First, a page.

In Parts 1 and 2 of this four-part series, we identified the three main reasons we’ve found that companies fail at federal contract business development:
- No review process to check each opportunity’s capture progress
- Submitting general proposals that don’t answer the government’s requirements
In this part, we’re going to focus on the second reason — lack of a formal, disciplined, and diligent review process.
The essence is: At the very least, business managers need to conduct a bi-monthly pipeline review and an interim check on each individual opportunity. No one likes to do pipeline/opportunity reviews. So, leadership and buy-in have to come from the top. As soon as the BD lead steps away or delegates it, the whole process falls apart.
Your government opportunities pipeline is a funnel, and business development leadership should be looking to disqualify opportunities at each review, or “Gate.” You must input enough opportunities so that you have enough qualified opportunities to bid on after all the filtering. And by bidding “enough,” we mean enough opportunities to meet your growth goals while taking into consideration your win rate.
Next, we’re going to review the different gates and the metrics you should be tracking to measure your effectiveness managing your pipeline.
A Gate Review is essentially an opportunities pipeline review. The goal at each gate is to no-bid the opportunities that are a waste of time, identify opportunities that look good but need more research, and/or fund the opportunities that you want to bid on. There are three formal Gate Reviews in a normal opportunity lifecycle, but we’ll add a fourth review that we call Gate 0.
In order, the Gate Reviews go like this:
Gate 0: Interest-No Interest
From the universe of opportunities, someone has to do the initial filter and pull in the opportunities that look good, without going in-depth. It’s not just about doing enough research. It’s also about serious consideration — including brainstorming with your BD team and leadership — about the strategic direction of your company in the marketplace. Here are the relevant questions to help you pull good opportunities into your pipeline:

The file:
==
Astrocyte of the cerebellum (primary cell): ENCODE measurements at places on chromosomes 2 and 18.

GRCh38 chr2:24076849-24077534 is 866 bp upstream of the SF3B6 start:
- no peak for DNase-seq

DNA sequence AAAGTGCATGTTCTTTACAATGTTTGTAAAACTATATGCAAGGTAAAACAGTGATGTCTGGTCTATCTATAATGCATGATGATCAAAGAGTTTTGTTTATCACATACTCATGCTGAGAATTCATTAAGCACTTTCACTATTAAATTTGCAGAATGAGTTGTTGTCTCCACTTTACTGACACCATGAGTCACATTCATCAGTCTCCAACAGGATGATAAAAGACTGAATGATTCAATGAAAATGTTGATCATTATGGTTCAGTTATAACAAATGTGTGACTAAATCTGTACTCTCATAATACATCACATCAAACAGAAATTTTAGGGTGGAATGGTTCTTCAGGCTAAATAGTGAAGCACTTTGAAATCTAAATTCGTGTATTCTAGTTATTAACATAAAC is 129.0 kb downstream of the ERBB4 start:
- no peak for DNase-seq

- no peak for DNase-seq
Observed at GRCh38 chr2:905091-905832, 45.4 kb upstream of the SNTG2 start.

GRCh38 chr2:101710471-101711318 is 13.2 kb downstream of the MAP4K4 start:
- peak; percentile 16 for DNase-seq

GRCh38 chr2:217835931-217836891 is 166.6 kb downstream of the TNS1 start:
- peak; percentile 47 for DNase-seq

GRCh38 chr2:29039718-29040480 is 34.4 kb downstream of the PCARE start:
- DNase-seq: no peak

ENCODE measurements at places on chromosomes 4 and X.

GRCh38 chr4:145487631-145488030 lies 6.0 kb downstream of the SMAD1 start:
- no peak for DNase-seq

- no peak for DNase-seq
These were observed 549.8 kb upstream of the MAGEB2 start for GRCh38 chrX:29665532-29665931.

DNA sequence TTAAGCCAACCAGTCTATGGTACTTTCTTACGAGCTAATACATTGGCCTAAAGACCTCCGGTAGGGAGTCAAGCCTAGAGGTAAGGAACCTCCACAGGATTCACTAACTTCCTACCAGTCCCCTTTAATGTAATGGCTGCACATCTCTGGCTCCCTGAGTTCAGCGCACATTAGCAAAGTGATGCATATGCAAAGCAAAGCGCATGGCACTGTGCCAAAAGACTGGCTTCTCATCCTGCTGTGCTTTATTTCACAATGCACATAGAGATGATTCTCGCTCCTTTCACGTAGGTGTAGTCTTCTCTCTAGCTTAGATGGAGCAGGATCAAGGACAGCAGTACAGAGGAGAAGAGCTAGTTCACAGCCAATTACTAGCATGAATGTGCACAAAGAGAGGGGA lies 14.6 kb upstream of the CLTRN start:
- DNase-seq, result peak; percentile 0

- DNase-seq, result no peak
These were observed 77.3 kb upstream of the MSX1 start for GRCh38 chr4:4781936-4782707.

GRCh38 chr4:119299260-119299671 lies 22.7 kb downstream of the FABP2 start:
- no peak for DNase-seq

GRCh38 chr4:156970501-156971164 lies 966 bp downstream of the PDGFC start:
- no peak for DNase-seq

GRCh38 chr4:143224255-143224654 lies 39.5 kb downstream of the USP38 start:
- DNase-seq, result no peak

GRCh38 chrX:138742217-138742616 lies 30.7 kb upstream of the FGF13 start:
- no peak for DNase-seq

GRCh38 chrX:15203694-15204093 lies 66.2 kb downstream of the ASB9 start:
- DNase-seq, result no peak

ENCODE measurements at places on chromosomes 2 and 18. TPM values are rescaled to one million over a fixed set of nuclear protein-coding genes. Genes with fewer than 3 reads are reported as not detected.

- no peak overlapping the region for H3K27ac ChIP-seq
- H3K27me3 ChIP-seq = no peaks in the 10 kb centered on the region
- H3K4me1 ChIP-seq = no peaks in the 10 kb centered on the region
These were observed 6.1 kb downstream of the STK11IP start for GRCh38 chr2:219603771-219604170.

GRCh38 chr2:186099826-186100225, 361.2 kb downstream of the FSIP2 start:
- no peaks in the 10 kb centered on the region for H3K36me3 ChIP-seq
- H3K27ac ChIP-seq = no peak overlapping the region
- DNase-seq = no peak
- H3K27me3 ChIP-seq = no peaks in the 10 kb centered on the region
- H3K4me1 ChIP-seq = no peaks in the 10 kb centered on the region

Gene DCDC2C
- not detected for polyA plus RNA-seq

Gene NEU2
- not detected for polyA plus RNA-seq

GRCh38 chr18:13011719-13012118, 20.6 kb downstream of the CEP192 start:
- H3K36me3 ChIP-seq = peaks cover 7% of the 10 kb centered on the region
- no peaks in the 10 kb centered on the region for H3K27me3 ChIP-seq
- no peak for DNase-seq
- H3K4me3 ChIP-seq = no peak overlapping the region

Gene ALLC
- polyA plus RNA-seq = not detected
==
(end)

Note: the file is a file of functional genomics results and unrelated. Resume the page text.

- What socioeconomic categories should we target?
- Which North American Industry Classification System (NAICS) codes and Product Service Codes (PSCs) or Federal Supply Codes (FSCs) apply to our past performance?
- What work interests us that we want to target? What do our top performers and SMEs aspire to do for their own careers and for the company?
- Which customers do we know? Do any already favor us? Which new clients do we want to target? Do we need to develop new or expanded capabilities because our target client generally bundles our services with other work?
- What contract vehicles do our target clients use? How do we get on those vehicles?
- What are our competitors doing? What are they doing well? Where are they falling short? Where can we make a difference?
- What is the ideal contract size and scope we can undertake? (We want to stretch and grow, but we don’t want to be overwhelmed. The customer will think us too risky if we promise more than they believe we can deliver.)
- What products and services do we have to offer? Which do we plan to develop? What type of contract would underwrite those efforts? Which would provide convincing past performance for relevant future bids?
Having answered these questions, use the answers to perform your first filter. If you don’t have enough information, then you have to go back and do more market research. Fifty percent of the opportunities put into the pipeline at this stage should pass to the Gate 1 review.
Gate 1: Qualified-Not Qualified